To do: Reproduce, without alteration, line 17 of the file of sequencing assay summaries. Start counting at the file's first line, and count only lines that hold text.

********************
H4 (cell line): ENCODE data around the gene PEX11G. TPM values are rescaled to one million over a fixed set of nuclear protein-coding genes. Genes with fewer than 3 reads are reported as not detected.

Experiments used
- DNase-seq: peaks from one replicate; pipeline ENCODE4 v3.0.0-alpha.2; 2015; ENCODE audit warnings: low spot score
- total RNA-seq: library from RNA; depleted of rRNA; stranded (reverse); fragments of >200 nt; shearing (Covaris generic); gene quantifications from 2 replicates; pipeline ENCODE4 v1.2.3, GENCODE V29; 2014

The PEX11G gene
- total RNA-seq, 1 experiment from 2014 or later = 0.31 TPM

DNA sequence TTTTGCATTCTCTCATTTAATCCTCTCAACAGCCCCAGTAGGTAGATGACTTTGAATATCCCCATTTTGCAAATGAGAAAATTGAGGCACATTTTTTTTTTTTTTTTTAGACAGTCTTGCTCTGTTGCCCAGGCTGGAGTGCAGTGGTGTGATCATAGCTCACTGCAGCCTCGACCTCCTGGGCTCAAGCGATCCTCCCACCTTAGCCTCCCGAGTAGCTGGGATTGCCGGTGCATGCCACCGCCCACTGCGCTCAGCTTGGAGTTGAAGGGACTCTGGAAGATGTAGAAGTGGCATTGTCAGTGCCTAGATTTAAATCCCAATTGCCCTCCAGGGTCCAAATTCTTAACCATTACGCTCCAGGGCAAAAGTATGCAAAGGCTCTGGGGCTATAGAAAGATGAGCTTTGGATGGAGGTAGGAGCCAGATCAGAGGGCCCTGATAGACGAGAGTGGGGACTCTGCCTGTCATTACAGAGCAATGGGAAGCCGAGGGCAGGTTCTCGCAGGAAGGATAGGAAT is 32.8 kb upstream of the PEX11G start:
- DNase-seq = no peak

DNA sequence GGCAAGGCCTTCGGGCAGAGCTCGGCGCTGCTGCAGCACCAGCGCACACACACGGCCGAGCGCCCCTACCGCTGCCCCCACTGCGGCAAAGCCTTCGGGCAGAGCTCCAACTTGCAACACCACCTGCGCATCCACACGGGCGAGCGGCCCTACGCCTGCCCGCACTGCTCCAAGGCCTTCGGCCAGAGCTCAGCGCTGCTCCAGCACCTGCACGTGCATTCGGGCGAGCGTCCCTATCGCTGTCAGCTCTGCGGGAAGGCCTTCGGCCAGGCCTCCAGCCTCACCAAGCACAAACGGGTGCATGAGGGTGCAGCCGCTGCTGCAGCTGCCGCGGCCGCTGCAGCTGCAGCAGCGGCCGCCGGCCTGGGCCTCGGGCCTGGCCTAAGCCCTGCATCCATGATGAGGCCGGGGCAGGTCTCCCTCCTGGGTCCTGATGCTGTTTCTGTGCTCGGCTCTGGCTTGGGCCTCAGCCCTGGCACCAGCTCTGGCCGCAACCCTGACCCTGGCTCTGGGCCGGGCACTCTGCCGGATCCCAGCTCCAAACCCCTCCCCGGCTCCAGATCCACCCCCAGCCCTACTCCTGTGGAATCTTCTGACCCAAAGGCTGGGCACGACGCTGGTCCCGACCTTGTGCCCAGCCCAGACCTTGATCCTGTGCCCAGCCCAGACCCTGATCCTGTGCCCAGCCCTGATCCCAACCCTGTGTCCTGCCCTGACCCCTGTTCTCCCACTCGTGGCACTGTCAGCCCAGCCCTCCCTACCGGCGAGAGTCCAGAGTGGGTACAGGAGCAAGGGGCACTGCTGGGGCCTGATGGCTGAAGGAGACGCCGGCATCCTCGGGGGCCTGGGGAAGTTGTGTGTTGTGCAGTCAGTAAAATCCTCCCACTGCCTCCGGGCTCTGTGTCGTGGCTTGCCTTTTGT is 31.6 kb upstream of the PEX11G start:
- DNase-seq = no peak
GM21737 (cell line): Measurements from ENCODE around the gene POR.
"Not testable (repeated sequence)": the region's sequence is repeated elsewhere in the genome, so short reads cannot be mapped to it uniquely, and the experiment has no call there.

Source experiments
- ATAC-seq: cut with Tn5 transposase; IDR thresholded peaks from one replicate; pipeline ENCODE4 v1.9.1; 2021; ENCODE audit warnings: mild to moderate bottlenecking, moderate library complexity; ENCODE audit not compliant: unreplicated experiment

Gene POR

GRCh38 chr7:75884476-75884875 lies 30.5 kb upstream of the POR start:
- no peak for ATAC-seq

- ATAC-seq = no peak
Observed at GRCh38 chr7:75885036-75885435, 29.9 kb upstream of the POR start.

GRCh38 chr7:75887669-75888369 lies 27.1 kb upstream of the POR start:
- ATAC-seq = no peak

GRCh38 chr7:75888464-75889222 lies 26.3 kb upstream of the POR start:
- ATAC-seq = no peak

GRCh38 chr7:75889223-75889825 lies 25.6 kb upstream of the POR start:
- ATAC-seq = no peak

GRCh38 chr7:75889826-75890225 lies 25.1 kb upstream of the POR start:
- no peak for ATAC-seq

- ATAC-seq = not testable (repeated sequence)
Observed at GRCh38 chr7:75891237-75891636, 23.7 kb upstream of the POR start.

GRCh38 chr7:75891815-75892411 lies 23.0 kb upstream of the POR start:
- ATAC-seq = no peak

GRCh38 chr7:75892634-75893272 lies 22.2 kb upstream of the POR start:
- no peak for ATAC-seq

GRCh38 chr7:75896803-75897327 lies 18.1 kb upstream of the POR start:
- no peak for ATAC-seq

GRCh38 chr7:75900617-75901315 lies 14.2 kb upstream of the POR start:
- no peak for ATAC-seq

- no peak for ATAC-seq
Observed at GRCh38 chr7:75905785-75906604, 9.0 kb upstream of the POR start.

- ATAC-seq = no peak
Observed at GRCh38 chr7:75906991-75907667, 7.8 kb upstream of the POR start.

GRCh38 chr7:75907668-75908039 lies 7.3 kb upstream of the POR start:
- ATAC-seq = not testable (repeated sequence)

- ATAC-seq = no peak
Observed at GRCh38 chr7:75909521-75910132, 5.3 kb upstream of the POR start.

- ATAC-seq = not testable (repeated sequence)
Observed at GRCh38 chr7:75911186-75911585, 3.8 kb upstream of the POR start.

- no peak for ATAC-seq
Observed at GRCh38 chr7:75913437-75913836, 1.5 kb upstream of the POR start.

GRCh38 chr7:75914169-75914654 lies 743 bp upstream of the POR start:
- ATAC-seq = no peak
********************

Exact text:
- no peak for ATAC-seq